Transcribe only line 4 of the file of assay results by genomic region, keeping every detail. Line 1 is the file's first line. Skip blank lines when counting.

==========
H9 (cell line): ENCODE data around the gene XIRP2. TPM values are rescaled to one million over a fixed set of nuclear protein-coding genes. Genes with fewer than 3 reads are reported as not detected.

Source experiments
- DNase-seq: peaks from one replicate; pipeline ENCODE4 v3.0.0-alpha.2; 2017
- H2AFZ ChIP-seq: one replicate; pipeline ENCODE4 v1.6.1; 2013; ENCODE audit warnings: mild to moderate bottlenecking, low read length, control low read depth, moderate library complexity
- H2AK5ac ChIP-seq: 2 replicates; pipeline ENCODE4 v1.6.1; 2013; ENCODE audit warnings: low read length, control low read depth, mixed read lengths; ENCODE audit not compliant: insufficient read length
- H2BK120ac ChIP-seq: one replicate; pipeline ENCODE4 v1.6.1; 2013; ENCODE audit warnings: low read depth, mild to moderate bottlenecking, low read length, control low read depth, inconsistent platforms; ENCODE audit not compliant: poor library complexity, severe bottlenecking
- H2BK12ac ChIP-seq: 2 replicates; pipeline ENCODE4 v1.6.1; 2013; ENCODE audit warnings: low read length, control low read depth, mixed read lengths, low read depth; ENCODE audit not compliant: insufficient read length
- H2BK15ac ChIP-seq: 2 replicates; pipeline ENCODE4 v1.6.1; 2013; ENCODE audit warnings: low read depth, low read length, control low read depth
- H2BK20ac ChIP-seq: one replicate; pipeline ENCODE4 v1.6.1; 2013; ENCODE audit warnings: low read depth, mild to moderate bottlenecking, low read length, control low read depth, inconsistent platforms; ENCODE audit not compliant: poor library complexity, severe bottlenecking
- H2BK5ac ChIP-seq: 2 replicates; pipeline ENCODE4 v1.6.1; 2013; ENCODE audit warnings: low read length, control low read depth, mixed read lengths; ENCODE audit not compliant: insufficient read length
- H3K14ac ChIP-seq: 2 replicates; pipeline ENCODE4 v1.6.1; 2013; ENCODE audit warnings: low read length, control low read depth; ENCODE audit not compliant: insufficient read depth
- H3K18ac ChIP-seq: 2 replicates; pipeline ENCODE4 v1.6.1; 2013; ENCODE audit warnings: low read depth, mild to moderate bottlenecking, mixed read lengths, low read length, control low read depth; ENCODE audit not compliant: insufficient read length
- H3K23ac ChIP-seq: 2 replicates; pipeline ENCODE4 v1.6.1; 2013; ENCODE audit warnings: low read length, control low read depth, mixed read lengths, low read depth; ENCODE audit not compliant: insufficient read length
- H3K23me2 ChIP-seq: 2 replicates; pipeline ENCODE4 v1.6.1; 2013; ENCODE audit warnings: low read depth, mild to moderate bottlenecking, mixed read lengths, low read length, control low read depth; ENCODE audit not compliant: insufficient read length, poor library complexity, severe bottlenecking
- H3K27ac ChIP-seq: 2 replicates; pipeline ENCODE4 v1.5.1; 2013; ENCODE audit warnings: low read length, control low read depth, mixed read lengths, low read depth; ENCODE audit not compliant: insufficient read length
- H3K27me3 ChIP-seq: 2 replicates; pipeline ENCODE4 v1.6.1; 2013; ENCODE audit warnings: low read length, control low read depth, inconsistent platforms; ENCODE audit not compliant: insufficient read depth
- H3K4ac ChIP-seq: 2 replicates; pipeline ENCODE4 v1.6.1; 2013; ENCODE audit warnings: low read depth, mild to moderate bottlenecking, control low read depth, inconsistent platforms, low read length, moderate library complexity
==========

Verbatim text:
- H2AFZ ChIP-seq: one replicate; pipeline ENCODE4 v1.6.1; 2013; ENCODE audit warnings: mild to moderate bottlenecking, low read length, control low read depth, moderate library complexity